A Jim Beam television advertisement ‘The Stalker' has been pulled from the airwaves after a complaint by key health agencies was upheld by the Advertising Standards Board (ASB).
The complaint by the Alcohol Policy Coalition -a group comprising the Cancer Council Victoria, VicHealth, the Australian Drug Foundation and Turning Point - argued the advertisement and its associated website contravened both the Alcohol Beverage Advertising Code and the Australian National Advertisers Code of Ethics. The complaint was also upheld by the Alcohol Advertising Adjudication Panel.
Geoff Munro from the Alcohol Policy Coalition said the advertisement is irresponsible and offensive and contrary to prevailing community standards on health and safety.
"This advertisement promotes and trivialises stalking, which is a criminal offence, and sends viewers a dangerous message that it's acceptable to engage in this behaviour. It clearly presents an irresponsible approach to the consumption of alcohol through its association of a Jim Beam product with this offensive behaviour, " said Mr Munro.
"The decision by both the ASB and the Alcohol Advertising Adjudication Panel to uphold the complaint shows the current pre-vetting system is clearly not working and is not keeping pace with community standards. This ad should never have aired and we need to assess why it ran in the first place."
"A broad review of the self-regulated advertising system is needed, along with the introduction of effective enforcement powers to make the pre-vetting of all alcohol advertisements compulsory. Under the current self-regulated system, advertisers who offend are not legally obliged to remove their ad from air, as Jim Beam has done in this case. The ASB and Alcohol Advertising Adjudication Panel should be given the power to enforce their decisions. Given it's likely further advertisements such as this will emerge as we head into summer, action must be taken now to avoid a similar situation in the future," said Mr Munro.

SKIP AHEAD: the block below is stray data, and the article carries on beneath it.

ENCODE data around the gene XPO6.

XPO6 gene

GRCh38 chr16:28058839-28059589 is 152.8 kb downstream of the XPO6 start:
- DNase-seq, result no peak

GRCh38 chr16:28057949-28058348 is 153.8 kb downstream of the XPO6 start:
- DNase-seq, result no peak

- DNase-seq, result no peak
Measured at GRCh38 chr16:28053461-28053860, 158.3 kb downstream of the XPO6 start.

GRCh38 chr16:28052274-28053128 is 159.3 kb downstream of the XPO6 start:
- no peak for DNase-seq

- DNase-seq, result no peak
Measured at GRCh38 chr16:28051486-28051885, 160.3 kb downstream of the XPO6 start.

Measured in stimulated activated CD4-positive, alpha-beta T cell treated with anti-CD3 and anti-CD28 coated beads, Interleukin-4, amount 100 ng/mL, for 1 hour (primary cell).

‘The Stalker' is part of an ongoing Jim Beam advertising campaign entitled ‘The Bourbon'. It features an attractive woman in a bar who admits to following her ex-boyfriend for extended periods despite having a restraining order prohibiting her to do so. It pointed viewers to a website where they are invited to choose from a list of SMS messages to send to a person of their choice. Examples included: "Don't turn round baby, but you look so hot. Speaking of babies ours'd be so cute, like you. I wonder what we'd call them?" and "Who is she? It's not your sister 'cause she's tied up in my basement. I forgive you. It's me or it's no one! I hate u but I love u."
The ASB decision is available at the advertising standards bureau website. See also the Alcohol Advertising Adjudication Panel decision. The Alcohol Policy Coalition's complaint regarding the Jim Beam ‘The Stalker' advertisement and website is attached to this decision.